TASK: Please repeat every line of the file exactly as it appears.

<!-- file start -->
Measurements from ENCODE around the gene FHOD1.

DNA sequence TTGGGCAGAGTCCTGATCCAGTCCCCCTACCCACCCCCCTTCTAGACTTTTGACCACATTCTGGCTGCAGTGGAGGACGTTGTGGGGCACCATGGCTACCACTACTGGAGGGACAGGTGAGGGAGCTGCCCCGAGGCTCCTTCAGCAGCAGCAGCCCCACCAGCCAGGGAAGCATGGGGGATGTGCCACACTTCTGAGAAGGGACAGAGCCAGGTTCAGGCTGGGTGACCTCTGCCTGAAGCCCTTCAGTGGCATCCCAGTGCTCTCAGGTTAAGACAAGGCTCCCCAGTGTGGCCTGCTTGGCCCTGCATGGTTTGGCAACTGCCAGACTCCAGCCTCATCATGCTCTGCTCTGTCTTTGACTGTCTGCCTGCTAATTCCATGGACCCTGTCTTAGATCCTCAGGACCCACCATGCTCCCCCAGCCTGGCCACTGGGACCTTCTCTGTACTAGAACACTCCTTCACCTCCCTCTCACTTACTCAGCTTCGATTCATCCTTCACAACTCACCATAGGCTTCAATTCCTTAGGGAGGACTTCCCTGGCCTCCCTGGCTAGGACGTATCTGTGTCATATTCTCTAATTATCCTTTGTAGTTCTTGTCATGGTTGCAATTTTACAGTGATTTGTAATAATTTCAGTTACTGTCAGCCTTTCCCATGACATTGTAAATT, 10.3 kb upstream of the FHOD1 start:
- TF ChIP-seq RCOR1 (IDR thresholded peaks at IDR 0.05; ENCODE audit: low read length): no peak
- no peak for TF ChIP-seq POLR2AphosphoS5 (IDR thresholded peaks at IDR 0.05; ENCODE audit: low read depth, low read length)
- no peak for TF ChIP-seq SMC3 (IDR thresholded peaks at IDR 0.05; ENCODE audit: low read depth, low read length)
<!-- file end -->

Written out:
Measurements from ENCODE around the gene FHOD1.

DNA sequence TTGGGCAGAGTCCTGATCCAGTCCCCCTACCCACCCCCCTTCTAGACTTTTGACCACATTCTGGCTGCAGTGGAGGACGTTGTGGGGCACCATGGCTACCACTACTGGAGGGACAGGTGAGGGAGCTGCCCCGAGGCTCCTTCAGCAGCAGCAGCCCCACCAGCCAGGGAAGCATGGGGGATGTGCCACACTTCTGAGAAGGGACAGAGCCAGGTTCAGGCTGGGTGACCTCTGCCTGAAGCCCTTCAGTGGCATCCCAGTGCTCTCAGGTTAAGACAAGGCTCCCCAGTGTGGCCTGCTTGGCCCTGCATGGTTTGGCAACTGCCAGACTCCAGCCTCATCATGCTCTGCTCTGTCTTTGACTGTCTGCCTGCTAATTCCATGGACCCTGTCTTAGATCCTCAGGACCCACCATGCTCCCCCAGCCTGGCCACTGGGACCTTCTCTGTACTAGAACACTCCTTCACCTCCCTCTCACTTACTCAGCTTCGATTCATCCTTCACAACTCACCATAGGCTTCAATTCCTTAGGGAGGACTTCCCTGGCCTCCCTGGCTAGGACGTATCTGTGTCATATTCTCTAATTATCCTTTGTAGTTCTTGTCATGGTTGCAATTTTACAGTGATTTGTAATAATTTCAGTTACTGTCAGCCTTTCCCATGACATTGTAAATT, 10.3 kb upstream of the FHOD1 start:
- TF ChIP-seq RCOR1 (IDR thresholded peaks at IDR 0.05; ENCODE audit: low read length): no peak
- no peak for TF ChIP-seq POLR2AphosphoS5 (IDR thresholded peaks at IDR 0.05; ENCODE audit: low read depth, low read length)
- no peak for TF ChIP-seq SMC3 (IDR thresholded peaks at IDR 0.05; ENCODE audit: low read depth, low read length)